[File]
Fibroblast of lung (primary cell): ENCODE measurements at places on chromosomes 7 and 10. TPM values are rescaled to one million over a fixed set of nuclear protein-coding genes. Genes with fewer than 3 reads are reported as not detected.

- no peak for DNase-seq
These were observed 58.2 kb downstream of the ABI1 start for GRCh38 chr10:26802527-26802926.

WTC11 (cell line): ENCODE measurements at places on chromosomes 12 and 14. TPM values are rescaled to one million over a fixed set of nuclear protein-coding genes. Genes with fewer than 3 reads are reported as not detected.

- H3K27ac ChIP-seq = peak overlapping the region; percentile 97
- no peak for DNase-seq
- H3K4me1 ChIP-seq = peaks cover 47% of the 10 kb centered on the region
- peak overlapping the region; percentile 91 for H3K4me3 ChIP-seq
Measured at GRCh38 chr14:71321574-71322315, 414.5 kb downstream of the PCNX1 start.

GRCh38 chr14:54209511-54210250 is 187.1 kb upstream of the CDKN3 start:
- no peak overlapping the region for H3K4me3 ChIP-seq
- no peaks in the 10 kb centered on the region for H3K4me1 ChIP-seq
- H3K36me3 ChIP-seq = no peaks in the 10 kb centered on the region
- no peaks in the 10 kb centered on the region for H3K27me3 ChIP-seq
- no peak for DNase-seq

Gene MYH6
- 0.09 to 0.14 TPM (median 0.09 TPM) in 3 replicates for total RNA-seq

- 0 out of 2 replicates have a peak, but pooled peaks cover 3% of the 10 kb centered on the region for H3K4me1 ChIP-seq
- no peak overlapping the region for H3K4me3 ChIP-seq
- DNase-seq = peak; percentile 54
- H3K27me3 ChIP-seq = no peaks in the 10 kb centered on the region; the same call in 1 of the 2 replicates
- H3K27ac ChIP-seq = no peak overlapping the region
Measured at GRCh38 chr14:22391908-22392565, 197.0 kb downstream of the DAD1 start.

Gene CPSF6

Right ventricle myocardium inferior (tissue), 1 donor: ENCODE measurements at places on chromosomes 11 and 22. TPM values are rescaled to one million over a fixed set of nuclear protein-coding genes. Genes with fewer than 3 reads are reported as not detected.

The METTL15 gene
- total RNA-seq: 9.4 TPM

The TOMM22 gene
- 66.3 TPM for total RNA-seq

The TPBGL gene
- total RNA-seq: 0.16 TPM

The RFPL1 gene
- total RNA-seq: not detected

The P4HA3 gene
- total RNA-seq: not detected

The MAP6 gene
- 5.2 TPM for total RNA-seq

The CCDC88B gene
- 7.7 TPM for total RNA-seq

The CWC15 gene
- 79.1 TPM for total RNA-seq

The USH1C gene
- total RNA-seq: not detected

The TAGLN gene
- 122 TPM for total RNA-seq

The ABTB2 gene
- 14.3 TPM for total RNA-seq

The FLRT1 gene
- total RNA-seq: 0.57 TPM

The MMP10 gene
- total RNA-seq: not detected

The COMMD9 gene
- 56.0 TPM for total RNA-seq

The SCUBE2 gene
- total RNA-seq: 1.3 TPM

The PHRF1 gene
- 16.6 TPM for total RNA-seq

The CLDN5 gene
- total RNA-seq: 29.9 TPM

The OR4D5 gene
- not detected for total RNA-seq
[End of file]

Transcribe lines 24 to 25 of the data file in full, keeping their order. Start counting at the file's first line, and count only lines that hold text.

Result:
Gene CPSF6

Right ventricle myocardium inferior (tissue), 1 donor: ENCODE measurements at places on chromosomes 11 and 22. TPM values are rescaled to one million over a fixed set of nuclear protein-coding genes. Genes with fewer than 3 reads are reported as not detected.